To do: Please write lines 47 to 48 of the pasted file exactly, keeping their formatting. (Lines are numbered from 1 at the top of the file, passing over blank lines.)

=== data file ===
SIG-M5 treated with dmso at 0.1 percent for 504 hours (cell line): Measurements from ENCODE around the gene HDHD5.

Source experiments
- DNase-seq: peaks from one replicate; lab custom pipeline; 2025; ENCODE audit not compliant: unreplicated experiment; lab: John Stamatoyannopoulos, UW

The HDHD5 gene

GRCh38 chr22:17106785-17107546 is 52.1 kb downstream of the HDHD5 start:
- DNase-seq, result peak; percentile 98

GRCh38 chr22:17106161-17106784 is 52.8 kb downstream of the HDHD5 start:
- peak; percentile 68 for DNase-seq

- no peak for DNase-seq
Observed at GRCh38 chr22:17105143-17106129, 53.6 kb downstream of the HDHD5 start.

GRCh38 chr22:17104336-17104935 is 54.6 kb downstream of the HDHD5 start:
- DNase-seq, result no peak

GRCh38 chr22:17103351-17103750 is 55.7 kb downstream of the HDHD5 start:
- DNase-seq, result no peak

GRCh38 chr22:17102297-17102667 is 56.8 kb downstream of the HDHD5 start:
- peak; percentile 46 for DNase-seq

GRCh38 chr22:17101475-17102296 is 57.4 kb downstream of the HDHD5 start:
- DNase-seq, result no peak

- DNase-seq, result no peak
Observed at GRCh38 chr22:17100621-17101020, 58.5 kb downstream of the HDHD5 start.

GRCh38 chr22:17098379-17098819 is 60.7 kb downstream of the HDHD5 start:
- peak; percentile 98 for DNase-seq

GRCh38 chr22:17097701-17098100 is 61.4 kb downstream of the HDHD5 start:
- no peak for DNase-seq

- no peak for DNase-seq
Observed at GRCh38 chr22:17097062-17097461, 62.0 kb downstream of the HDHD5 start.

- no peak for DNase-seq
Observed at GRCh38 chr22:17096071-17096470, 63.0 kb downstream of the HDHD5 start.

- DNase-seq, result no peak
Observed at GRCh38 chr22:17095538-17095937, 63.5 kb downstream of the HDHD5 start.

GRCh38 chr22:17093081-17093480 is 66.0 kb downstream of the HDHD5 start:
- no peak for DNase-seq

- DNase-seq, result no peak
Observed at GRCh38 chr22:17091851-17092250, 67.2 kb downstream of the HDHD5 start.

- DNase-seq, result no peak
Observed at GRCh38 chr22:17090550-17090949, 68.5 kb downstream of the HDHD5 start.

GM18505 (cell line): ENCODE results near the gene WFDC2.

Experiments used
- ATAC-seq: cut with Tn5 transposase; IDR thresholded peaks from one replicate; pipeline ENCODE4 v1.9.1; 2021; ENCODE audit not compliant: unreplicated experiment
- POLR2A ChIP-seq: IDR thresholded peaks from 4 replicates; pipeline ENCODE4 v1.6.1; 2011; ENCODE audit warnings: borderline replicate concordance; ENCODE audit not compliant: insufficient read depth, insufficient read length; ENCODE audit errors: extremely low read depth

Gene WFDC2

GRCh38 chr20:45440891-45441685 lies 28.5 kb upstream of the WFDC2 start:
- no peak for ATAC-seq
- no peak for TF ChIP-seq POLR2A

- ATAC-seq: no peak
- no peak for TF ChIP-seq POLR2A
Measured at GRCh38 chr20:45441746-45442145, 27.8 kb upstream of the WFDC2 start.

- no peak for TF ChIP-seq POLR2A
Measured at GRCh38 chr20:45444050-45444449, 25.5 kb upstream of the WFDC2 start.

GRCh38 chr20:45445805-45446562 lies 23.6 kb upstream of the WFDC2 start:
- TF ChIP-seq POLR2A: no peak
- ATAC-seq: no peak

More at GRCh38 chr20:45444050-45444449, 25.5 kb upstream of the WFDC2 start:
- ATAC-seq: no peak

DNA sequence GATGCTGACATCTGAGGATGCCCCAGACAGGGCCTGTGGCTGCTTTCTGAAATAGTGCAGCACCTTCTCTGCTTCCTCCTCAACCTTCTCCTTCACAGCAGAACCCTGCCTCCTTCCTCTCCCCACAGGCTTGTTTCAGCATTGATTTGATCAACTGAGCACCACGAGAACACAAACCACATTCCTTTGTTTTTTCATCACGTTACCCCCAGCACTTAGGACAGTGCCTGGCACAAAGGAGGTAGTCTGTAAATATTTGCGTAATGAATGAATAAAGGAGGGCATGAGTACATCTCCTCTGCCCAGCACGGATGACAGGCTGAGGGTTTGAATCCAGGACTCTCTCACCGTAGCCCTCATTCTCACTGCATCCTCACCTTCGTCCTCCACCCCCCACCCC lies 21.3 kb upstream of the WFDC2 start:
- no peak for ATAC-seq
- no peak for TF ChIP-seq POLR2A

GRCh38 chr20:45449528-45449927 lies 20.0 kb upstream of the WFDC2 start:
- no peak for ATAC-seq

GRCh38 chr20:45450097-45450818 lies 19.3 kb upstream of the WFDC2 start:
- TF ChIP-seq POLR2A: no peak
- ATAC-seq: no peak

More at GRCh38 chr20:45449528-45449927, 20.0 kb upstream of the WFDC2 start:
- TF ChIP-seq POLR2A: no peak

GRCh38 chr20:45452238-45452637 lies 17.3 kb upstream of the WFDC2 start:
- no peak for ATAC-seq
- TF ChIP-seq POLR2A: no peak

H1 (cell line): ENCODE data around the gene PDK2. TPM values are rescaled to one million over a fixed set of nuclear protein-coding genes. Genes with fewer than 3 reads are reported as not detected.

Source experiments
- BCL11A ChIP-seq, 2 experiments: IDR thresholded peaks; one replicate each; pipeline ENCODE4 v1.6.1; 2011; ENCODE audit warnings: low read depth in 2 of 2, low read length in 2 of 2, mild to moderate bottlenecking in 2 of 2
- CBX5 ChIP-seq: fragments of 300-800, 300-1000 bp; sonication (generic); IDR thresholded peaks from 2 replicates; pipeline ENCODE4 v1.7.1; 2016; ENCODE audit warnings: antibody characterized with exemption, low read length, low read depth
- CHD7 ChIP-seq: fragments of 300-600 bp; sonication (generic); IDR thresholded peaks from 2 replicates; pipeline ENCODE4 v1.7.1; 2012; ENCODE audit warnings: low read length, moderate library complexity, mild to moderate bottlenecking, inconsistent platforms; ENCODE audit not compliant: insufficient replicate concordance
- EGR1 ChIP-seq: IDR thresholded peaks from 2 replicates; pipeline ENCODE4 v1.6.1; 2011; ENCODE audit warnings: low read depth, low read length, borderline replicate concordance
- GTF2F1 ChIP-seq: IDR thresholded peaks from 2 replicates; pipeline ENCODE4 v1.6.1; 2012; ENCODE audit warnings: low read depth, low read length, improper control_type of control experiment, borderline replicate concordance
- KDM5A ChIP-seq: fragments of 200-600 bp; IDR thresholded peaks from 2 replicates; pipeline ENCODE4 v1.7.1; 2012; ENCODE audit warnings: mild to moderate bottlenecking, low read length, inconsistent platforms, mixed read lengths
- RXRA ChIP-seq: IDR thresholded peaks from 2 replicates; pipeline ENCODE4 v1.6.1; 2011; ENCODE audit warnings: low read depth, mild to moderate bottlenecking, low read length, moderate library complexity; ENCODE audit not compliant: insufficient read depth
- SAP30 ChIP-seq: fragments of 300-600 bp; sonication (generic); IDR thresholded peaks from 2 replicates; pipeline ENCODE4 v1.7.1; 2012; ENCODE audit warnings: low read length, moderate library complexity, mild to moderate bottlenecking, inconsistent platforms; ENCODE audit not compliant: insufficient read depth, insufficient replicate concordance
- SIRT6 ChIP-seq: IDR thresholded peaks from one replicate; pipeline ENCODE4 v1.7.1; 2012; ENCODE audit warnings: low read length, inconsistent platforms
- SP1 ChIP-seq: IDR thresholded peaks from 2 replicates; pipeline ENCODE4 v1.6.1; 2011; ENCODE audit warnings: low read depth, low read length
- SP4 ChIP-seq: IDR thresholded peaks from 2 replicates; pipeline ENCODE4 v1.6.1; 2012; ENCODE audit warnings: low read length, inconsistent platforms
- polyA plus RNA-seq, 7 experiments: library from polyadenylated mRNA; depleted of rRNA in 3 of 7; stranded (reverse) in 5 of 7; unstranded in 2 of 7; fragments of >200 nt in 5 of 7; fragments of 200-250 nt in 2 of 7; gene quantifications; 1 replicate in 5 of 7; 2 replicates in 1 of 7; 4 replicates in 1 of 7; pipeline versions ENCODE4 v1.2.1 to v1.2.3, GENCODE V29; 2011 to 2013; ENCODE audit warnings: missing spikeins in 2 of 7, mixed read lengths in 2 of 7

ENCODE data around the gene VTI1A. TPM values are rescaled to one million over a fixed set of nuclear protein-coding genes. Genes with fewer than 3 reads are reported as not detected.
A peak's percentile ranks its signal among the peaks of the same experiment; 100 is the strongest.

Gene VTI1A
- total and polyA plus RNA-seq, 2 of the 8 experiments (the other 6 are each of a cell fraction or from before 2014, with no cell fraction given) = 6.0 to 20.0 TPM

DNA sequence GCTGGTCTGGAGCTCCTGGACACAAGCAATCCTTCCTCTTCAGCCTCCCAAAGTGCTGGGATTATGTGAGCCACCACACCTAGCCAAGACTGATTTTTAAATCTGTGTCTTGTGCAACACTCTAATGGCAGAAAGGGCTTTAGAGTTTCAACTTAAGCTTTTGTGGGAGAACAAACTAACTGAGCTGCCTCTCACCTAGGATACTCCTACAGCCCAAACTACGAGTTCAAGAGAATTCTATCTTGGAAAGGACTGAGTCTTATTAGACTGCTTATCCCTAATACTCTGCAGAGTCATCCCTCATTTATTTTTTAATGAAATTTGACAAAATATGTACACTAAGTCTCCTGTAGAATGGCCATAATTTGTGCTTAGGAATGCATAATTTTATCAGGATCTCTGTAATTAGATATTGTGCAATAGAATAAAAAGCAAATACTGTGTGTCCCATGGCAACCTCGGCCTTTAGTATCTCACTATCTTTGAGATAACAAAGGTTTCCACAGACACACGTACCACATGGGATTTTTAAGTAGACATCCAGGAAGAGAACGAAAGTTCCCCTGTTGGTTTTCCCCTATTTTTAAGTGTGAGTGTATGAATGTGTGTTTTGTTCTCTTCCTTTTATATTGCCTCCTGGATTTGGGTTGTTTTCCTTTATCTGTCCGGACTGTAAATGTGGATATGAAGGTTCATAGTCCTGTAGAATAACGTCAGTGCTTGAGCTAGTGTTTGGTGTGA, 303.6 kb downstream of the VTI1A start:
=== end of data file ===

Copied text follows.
Measured at GRCh38 chr20:45441746-45442145, 27.8 kb upstream of the WFDC2 start.

- no peak for TF ChIP-seq POLR2A